The relationship ended Mr Flowers's four year marriage

The relationship ended Mr Flowers’s four year marriage

Friends told MailOnline they would have adjoining rooms on overseas trips where he accompanied her. Flowers has refused to comment on the affair, citing a non-disclosure agreement.

The relationship ended the princess’s 16-year marriage and led to her fleeing Dubai in fear of her life after a loaded gun was left in her bedroom and she was told a helicopter would land at the royal palace and take her to prison. Giving evidence, the princess admitted she had taken money from one of her children’s bank accounts to ‘pay off’ a total of £7m to her alleged ‘blackmailers’.

Mr Flowers has refused to speak about the affair

Mr Flowers has refused to speak about the affair

Three former bodyguards who allegedly received the money were not named in court but identified as Mr A, B and C.

Mr A was said to have been given £2.5m while Mr B and Mr C shared £4.45m. The disclosure of the alleged payouts came as the princess was cross examined by her ex-husband’s legal team over money taken from her daughter’s account.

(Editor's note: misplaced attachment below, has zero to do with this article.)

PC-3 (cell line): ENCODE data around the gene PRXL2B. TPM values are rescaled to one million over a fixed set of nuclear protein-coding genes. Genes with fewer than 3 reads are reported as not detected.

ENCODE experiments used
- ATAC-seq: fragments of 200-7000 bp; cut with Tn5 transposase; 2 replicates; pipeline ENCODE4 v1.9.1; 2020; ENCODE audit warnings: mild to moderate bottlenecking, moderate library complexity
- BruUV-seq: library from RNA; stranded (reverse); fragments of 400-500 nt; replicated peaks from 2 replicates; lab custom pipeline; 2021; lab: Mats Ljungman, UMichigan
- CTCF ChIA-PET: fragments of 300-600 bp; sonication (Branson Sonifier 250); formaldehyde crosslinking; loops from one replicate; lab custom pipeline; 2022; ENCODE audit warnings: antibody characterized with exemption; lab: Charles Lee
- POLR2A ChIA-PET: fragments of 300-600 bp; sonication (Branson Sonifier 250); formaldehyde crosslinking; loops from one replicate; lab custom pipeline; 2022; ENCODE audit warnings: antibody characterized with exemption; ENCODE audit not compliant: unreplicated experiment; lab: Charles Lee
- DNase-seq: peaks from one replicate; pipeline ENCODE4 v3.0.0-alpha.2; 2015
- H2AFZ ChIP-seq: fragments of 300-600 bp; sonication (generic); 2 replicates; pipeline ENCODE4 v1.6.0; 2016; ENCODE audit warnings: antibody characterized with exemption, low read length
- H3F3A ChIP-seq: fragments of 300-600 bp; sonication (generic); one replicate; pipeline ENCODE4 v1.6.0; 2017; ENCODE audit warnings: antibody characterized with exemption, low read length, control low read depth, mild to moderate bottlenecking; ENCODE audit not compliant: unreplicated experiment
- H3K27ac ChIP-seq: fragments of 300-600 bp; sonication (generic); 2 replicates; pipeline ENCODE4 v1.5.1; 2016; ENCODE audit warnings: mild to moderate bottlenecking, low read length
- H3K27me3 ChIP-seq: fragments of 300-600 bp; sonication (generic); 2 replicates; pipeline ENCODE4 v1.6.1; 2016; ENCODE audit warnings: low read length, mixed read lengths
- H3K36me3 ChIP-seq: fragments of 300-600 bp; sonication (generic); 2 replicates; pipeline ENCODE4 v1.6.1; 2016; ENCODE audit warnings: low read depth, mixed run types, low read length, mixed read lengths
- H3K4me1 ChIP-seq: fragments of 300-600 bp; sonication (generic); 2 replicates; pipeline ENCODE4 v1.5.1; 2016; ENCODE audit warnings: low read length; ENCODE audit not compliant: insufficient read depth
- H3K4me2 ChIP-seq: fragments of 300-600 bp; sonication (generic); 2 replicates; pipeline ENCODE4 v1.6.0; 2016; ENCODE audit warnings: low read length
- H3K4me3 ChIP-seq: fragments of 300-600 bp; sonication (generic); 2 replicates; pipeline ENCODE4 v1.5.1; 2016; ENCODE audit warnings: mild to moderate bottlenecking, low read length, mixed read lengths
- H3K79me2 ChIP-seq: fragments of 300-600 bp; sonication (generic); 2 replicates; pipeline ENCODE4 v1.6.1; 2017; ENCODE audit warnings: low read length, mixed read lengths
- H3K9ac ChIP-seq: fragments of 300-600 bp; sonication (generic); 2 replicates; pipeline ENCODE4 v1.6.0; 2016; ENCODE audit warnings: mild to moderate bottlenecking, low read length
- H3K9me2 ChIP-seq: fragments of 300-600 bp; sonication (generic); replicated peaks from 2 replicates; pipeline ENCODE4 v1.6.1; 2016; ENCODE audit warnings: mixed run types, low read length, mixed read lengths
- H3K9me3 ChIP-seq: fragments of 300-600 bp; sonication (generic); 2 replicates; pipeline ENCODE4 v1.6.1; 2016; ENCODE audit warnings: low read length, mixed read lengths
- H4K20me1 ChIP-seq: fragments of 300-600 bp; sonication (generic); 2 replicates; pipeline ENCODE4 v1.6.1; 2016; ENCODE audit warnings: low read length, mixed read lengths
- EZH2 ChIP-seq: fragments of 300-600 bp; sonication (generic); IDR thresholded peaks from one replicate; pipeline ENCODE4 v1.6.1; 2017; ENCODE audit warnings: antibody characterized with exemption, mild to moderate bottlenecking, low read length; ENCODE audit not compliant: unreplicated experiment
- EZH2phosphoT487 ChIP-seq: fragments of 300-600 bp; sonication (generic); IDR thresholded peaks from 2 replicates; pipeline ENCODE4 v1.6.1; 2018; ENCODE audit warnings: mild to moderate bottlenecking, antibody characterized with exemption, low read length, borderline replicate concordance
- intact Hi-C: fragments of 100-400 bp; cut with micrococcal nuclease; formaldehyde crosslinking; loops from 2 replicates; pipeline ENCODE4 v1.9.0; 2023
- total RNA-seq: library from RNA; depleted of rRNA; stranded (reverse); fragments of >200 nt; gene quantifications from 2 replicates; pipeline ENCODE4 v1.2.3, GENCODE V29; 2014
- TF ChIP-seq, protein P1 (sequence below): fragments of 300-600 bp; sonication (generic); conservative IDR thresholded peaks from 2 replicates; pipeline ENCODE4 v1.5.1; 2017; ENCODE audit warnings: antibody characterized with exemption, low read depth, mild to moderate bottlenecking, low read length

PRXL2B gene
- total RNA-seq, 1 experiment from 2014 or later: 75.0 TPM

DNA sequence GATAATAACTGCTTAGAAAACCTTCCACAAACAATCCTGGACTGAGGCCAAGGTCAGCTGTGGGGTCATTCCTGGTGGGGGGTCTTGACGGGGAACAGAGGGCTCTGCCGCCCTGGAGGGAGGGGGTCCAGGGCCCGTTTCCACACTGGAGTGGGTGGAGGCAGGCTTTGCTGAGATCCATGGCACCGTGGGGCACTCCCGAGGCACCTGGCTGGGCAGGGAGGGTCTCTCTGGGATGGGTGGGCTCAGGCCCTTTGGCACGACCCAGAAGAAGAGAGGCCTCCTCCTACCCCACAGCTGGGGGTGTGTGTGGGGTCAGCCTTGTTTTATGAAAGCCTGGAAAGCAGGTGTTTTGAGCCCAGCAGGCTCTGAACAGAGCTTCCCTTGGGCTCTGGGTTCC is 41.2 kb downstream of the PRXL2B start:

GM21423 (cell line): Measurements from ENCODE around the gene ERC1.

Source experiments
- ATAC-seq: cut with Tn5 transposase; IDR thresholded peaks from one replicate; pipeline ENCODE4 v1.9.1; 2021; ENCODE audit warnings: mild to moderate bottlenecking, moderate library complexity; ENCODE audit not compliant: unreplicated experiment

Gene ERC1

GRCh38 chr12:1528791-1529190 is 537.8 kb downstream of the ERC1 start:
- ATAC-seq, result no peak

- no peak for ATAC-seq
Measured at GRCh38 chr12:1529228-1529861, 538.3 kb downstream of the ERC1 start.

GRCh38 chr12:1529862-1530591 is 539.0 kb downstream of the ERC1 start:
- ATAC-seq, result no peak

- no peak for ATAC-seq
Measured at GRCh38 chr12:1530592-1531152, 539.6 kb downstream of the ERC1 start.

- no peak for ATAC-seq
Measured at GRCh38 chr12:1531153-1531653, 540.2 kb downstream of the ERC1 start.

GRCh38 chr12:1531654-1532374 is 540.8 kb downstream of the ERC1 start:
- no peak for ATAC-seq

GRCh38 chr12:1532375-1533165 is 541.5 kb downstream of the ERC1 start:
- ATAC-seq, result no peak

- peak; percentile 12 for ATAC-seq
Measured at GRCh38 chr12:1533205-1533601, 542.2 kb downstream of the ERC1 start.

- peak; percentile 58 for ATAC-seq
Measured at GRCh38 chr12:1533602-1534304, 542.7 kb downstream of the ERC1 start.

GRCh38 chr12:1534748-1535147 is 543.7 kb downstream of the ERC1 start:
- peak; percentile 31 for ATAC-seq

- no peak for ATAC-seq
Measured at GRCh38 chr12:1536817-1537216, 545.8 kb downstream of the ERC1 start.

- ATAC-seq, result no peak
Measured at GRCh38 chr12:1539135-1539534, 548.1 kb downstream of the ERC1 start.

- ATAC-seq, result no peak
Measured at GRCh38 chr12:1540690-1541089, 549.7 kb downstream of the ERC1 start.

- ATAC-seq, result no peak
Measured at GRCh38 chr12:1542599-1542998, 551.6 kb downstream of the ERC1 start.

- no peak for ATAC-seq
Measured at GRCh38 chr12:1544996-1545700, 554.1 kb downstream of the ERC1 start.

The court heard cash from the account had also been used to buy racehorses and another large sum sent to her brother to help fund his royal palace in Jordan.

Haya, 47, told the court it had been ‘convenient’ to use her daughter’s funds and she had hoped to repay the money but had yet to do so. ‘Those were the funds that I could get to make that payment quickly which were available to me,’ she told the court. After hearing about the alleged blackmail, the judge remarked: ‘It sticks in the throat that these people have been able to get away with this and have not been charged.’

In his judgment he said: ‘This was clearly a most unsatisfactory episode. I realize I have not heard from the alleged blackmailers but nobody should be blackmailed and HRH must have been very frightened at this point. It would have been better if she had used her own allowance to fund all these payments.’